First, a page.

In that same period of time, I thought, wouldn't it be interesting to go back and focus on more of the alternative rock sounds that I loved growing up that I’d buried, almost, when I became a more prolific electronic artist? I thought I’m going to go back to my roots of being in a band and with that note, I'm gonna really put on my A&R hat and find the new artists that are really exciting right now.
(L-R) Global Dan, Steve Aoki, Mod Sun. Photo: Philippe Rivain
On first listen, its punk aesthetic really stood out, which makes sense considering Dim Mak’s beginnings. Was it cool to reconnect with that nostalgic energy?
I remember when I heard Bloc Party’s "She's Hearing Voices" in 2003, and I was like, this is f—ing incredible! And they said you're the only label we want to work with because we don't want to sign to a major label. So then I put out the Banquet EP in 2004. Then I heard the Kills’ demo and I released the Black Rooster EP. I just remember those times when it was just so exciting to hear something that you knew was going to blow the f— up.
And now I feel this way about the artists on this album. There’s Latin, hip-hop, EDM, and then we have people like Kane Brown who’s a rising massive country singer. I wanted to maintain that genreless feel, but obviously, a big part of the LP’s core is rock.
Who are some of the artists that gave you those big feels you just mentioned?
Taking Back Sunday is also a pretty exciting collaboration, because it was the first of its kind. They'd never worked with a DJ, so for me, I knew I had to do this. When I was in the studio with them, they told me "We haven’t even worked with another artist in 20 years." So, that's a big deal for both sides! There's a lot of firsts here.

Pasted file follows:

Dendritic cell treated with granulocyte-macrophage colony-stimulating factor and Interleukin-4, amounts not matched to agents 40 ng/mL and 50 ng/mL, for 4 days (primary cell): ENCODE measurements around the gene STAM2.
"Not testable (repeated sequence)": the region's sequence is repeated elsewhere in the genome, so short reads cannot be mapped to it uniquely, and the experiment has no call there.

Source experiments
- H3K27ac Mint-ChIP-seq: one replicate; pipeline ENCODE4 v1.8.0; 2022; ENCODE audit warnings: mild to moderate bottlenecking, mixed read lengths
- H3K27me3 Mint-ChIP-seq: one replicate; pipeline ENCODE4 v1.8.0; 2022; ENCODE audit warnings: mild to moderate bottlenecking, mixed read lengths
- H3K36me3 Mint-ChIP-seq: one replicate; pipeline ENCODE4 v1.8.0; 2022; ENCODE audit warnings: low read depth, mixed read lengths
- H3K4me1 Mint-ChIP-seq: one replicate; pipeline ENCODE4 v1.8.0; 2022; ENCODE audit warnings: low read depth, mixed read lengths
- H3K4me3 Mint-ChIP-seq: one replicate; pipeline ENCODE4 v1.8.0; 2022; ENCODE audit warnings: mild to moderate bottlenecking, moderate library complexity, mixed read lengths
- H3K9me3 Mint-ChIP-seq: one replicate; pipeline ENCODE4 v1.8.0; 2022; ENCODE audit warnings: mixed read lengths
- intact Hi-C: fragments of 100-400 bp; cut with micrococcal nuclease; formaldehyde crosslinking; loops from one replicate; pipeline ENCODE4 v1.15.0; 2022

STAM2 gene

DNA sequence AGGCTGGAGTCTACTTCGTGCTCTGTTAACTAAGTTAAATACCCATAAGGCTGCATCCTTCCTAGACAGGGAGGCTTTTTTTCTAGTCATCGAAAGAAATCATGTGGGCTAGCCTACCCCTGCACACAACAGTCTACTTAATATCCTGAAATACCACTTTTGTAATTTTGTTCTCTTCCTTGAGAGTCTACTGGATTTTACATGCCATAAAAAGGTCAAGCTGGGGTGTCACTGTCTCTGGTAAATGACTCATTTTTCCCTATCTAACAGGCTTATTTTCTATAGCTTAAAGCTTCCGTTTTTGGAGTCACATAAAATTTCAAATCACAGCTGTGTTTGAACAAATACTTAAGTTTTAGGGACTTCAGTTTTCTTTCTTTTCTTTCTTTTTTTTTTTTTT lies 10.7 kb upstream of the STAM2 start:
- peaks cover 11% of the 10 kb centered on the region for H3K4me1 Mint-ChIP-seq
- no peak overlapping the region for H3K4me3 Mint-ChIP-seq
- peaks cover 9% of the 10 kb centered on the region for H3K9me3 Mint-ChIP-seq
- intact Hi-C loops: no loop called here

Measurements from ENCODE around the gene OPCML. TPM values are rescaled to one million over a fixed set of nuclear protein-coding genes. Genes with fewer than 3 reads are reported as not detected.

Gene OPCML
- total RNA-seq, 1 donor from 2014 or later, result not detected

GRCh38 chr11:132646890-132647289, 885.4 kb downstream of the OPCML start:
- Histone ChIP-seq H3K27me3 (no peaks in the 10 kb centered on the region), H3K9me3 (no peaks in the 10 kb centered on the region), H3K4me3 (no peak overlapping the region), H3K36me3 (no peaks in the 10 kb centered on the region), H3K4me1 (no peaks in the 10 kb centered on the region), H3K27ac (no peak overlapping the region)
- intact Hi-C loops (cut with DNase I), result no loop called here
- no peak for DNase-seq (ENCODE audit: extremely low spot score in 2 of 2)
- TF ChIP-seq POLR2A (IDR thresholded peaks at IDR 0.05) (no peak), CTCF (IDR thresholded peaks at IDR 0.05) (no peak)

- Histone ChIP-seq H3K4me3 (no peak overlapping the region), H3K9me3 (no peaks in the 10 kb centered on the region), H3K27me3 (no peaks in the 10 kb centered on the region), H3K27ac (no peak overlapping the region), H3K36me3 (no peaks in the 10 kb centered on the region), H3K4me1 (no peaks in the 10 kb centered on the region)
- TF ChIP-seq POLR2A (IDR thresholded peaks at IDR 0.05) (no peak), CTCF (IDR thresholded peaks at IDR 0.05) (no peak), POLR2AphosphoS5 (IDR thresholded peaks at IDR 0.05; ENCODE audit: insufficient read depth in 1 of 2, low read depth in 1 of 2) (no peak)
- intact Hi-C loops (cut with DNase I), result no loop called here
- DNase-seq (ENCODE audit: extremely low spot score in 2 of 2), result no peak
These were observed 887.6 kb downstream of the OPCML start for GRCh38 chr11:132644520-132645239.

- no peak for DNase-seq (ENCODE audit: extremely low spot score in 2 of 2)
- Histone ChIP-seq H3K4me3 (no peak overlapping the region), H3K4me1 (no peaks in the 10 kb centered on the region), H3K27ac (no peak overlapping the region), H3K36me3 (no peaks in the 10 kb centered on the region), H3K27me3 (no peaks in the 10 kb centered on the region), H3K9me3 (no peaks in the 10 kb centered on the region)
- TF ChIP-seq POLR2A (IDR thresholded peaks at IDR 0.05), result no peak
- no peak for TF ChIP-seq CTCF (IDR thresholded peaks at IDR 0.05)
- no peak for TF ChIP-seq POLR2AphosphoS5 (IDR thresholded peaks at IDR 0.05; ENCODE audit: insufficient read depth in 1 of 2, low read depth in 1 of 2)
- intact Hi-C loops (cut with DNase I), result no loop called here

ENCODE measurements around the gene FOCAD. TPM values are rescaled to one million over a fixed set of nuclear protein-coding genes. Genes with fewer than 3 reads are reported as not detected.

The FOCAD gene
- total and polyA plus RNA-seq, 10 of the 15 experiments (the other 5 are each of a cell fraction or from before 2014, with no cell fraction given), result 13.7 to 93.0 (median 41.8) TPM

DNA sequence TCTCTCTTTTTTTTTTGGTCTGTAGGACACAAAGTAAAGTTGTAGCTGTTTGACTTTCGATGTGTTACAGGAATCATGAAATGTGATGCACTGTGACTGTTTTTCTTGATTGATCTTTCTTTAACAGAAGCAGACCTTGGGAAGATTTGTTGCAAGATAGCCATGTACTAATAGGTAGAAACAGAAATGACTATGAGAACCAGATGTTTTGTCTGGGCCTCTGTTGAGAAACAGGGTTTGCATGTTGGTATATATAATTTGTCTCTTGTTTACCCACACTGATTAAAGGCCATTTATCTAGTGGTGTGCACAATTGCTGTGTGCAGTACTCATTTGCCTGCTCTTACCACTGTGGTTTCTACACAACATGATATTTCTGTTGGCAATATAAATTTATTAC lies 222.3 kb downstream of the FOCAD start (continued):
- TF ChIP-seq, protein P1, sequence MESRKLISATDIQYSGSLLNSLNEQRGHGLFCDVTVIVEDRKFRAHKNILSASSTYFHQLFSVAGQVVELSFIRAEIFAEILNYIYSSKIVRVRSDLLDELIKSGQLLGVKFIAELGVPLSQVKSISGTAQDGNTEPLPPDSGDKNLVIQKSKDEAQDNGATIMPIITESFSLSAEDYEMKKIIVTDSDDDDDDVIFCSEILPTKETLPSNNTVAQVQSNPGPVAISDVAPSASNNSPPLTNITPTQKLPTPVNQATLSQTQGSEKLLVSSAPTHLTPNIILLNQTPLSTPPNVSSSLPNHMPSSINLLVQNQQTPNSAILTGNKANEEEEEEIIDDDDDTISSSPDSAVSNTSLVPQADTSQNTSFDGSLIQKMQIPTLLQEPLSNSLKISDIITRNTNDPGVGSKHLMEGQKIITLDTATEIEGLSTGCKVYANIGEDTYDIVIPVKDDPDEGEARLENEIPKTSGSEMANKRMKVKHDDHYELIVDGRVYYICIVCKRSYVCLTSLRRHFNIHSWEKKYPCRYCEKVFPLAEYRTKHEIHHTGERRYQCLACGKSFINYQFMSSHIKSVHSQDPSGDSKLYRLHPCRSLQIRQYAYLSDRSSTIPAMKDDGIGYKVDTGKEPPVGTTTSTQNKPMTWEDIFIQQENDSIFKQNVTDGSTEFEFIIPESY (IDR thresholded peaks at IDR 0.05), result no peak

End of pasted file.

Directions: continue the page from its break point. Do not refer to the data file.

I've run my label Dim Mak since 1996, and I love discovering and finding bands, and growing artists. As a producer, I also exist in a different layer of A&R that really supports artists. That’s why it’s really cool to work with No Love For The Middle Child, Grandson, Mod Sun, Global Dan and Goody Grace. These artists have their own followers and are popular in their own right, but they are also going to be the next huge names.
HiROQuest is deeply intertwined with the MetaZoo card game universe, for which you are a co-founder. Explain how this works because it sounds wild!
HiROQUEST has two parts: There's the music side, which we talked about, and there's the non-music side, and I wanted to connect these worlds together. It’s amazing to be part of different cultures where you experience a frenzy of energy and this collective chaos of love. The people that are part of the MetaZoo community, they are obsessed in the same way that crowds are obsessed at festivals. TCGs and music have never been connected in such a way before, so that’s the idea behind HiROQUEST.
We created 70 characters, I think 22 of which are new and the other 48 are existing MetaZoo characters that we introduced to these five different factions. And it's about telling the story of the future cryptid world of HiROQUEST and building it out with this community that is just absolutely f—ing crazy about this stuff. And to give you an idea, we dropped a HiROQUEST CD to introduce the 70 cards in the set. Now, dropping a CD is something I haven’t done in a while! In the five hours we let it sit online, the CD sold 30,000 copies.
Steve Aoki. Photo: Xavier Luggage
Given the success you’ve seen already, do you think more TCG crossovers could emerge in dance music the same way NFTs exploded over the last few years?
This has never been done before. It’s a unique situation in that I’m half owner of MetaZoo, and in reality there aren’t a lot of TCGs out there — there’s MetaZoo, Pokemon, Magic the Gathering and Yu Gi Oh. But as with anything, if it works and people see that it works, a trend could take off.